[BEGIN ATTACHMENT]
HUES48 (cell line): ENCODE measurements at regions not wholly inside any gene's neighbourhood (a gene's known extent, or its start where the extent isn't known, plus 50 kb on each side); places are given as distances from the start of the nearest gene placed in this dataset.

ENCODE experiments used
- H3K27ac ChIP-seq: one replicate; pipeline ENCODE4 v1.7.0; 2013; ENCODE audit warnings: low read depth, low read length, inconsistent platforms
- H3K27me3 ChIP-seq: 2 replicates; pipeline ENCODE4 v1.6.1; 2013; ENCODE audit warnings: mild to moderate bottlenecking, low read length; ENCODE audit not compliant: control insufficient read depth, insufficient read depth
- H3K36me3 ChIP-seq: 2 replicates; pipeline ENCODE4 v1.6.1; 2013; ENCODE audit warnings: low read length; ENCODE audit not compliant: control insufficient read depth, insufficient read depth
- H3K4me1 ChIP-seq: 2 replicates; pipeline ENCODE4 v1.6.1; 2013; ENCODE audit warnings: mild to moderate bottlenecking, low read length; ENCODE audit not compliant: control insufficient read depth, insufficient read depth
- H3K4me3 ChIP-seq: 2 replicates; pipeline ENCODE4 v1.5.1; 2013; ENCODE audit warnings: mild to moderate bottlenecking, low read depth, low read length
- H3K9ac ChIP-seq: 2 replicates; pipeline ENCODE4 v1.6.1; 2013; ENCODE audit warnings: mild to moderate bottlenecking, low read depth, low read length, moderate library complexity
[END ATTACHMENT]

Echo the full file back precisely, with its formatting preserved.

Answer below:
HUES48 (cell line): ENCODE measurements at regions not wholly inside any gene's neighbourhood (a gene's known extent, or its start where the extent isn't known, plus 50 kb on each side); places are given as distances from the start of the nearest gene placed in this dataset.

ENCODE experiments used
- H3K27ac ChIP-seq: one replicate; pipeline ENCODE4 v1.7.0; 2013; ENCODE audit warnings: low read depth, low read length, inconsistent platforms
- H3K27me3 ChIP-seq: 2 replicates; pipeline ENCODE4 v1.6.1; 2013; ENCODE audit warnings: mild to moderate bottlenecking, low read length; ENCODE audit not compliant: control insufficient read depth, insufficient read depth
- H3K36me3 ChIP-seq: 2 replicates; pipeline ENCODE4 v1.6.1; 2013; ENCODE audit warnings: low read length; ENCODE audit not compliant: control insufficient read depth, insufficient read depth
- H3K4me1 ChIP-seq: 2 replicates; pipeline ENCODE4 v1.6.1; 2013; ENCODE audit warnings: mild to moderate bottlenecking, low read length; ENCODE audit not compliant: control insufficient read depth, insufficient read depth
- H3K4me3 ChIP-seq: 2 replicates; pipeline ENCODE4 v1.5.1; 2013; ENCODE audit warnings: mild to moderate bottlenecking, low read depth, low read length
- H3K9ac ChIP-seq: 2 replicates; pipeline ENCODE4 v1.6.1; 2013; ENCODE audit warnings: mild to moderate bottlenecking, low read depth, low read length, moderate library complexity